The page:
- Christopher Harris, Fantasy
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Chris Johnson was the No. 8 running back in fantasy football last year. In terms of Value-Based Drafting, he was the 15th-best player in fantasy, and considering his average draft position was 24th, he actually delivered some pretty nice value.
So why can't I muster much more than a yawn upon hearing the news that Johnson has signed with the New York Jets?
There are three factors, actually.
He's not a clear first-string RB anymore
Even in recent campaigns when Johnson was frustratingly hit-and-miss, you could be relatively sure no other Titans RB would abscond with his workload.
But in Gotham, Chris Ivory is a part of the Jets' present. He is 2½ years younger than Johnson and outweighs the older man by a good 20 pounds.
Don't get me wrong: There's no question who has more talent in New York's backfield. It's CJ?K by a mile. He's still faster and shiftier than Ivory will ever be.
But it's difficult to picture a scenario where Johnson gets anything approaching his workloads in Tennessee. In 2013, Ivory had 184 touches (182 carries, two catches) and Bilal Powell had 212 (176 and 36). I can make a case that Powell will be the third wheel in 2014, and I can make a case that Johnson out-touches both incumbents. But Johnson has averaged 317 touches over the past three campaigns. He's not coming near that this year.
He's been disappointing for three straight seasons
Yes, CJ generated pretty good overall results in 2013 and he hasn't failed to generate at least third-round value in each of the past three years, but his tape isn't always flattering. When he sees daylight, his speed is still dominant. But it seems he's seen less and less daylight as the years have gone by. You can definitely blame the Titans' offensive line as part of this equation, but Johnson's first steps after a handoff are rarely explosive anymore. Instead, he's transformed into a searcher, even a little bit of a dancer. And when contact comes, he's going down. Among 47 qualified RBs last year, Johnson was 45th in average yards after contact.
Now, it's important that we separate the facts from the frustration that sometimes comes with being a fantasy owner who drafts Johnson. He is, by his nature, a feast-or-famine kind of player, so it can seem like he's spinning his wheels for weeks on end and then suddenly he'll explode and win you a game by himself. That's been his nature for a long time. But the hard truth is that as the years have gone by, the explosions have been fewer and farther between.
He had two 100-yard rushing games in 2013, a career low, and he never produced a run longer than 30 yards. He did have 49- and 66-yard TD receptions on short passes that went to the house, but in each case he was essentially uncovered; as I've said, if you give Johnson open space, he'll still burn you. But facts are facts: I'd be glad to buck conventional wisdom and proclaim that I continue to see greatness in CJ?K as a runner on tape, but he simply doesn't make as much happen on his own any longer.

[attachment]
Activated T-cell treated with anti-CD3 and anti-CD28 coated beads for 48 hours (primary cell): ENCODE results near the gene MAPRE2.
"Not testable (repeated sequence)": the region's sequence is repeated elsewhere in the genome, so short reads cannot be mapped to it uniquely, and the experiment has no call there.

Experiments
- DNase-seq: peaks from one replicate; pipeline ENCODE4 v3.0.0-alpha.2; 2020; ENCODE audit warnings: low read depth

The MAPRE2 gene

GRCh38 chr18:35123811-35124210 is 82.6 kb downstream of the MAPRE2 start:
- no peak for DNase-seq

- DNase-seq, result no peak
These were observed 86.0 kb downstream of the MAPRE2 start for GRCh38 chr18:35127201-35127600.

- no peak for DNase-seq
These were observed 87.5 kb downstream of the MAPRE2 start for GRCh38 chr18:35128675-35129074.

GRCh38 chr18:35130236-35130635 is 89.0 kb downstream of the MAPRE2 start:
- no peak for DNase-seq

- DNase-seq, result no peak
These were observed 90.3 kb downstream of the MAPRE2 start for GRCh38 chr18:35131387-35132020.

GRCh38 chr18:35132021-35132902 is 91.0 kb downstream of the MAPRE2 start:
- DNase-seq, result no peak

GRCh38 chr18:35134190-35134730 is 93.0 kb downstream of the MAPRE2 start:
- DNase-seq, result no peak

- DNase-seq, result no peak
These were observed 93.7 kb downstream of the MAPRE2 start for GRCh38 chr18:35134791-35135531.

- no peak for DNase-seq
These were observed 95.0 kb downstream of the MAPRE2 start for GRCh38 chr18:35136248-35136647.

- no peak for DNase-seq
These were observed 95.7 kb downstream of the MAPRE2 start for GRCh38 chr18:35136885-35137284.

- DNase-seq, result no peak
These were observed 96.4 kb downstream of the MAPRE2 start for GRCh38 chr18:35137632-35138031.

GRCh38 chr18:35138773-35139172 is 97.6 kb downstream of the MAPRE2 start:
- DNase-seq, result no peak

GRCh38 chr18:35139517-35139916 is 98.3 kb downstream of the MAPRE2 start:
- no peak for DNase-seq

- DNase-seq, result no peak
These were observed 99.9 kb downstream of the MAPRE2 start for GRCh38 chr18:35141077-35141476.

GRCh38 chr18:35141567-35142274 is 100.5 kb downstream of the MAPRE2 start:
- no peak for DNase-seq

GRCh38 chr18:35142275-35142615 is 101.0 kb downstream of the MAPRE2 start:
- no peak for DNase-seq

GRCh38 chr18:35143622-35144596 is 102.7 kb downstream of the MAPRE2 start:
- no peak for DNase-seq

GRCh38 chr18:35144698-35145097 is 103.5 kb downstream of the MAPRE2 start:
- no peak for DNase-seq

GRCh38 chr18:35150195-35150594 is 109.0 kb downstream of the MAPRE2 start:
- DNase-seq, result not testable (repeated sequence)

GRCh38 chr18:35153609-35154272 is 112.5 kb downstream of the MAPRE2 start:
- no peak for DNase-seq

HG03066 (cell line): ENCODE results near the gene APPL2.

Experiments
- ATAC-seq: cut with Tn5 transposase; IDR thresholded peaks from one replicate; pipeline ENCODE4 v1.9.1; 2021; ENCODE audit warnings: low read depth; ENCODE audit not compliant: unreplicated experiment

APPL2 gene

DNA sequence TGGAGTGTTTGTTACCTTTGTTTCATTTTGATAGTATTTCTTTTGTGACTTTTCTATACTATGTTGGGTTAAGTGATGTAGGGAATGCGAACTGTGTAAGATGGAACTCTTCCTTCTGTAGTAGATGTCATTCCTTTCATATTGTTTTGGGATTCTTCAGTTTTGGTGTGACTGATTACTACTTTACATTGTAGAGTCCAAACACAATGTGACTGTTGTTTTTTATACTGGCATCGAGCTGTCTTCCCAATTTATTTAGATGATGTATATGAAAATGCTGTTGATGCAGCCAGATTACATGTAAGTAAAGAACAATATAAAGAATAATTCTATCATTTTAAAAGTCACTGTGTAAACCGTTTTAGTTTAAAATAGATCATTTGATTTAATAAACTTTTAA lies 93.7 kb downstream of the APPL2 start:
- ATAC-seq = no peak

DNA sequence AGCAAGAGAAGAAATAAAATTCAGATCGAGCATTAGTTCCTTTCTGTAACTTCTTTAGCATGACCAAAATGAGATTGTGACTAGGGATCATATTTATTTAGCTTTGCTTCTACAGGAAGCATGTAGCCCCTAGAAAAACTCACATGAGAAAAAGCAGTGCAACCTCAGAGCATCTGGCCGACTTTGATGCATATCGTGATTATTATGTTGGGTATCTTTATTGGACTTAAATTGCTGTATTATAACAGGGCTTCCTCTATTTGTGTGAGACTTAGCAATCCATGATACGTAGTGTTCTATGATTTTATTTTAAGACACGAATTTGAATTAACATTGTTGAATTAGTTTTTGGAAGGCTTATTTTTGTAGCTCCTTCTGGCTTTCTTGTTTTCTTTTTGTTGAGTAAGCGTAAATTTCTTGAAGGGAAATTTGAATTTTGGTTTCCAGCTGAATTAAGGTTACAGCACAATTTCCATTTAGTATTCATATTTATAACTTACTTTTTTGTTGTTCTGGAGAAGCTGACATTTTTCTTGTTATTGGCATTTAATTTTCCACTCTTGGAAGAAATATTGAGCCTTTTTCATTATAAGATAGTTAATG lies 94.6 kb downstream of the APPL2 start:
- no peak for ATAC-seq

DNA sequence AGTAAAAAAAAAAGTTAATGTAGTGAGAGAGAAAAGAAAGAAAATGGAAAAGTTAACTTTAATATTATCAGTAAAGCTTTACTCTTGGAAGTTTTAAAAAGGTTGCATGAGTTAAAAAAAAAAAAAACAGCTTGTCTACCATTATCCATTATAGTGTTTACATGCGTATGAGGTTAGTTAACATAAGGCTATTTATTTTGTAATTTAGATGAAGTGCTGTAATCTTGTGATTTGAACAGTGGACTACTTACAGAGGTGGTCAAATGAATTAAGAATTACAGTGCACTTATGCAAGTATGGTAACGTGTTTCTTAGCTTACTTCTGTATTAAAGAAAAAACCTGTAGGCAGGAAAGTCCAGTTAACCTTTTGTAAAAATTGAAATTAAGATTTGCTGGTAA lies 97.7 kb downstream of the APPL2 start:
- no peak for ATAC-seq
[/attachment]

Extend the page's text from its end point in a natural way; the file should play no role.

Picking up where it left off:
He's got a crazy amount of tread taken off his tires
Since 2009, Johnson has the league's most carries and most touches from scrimmage and is second in scrimmage yards, behind only Ray Rice. In fact, he is the only halfback not to miss a regular-season game over the past five years. Such durability is to his credit, but it also means he's taken an extraordinary amount of punishment. History isn't always kind to runners with north of 2,000 career touches.
It's true that I've just lamented Johnson's lack of physicality, so maybe you find it somewhat disingenuous to then freak out about too many touches. And that's a fair point; I worry more about a downturn for a physical veteran like Frank Gore than I do Johnson. But these things operate on a spectrum, and it's not like Johnson never gets hit.
Listen, the Jets are probably a best-case scenario for CJ at this point. He was never landing on a team where he would be the unquestioned No. 1 back, because frankly the only franchise that currently has such an opening is the one he just left. There will be weeks where you're glad you took that midround flier on Johnson because he'll get in the open and electrify with a long play. I like his upside more than Ivory's and certainly Powell's.
But the things that frustrated you about Johnson the past few years will be accentuated now that he's probably in some form of committee. In my updated RB rankings for 2014, Johnson is No. 25, Ivory is No. 33, and Powell seems mostly out of the picture, down at No. 80.
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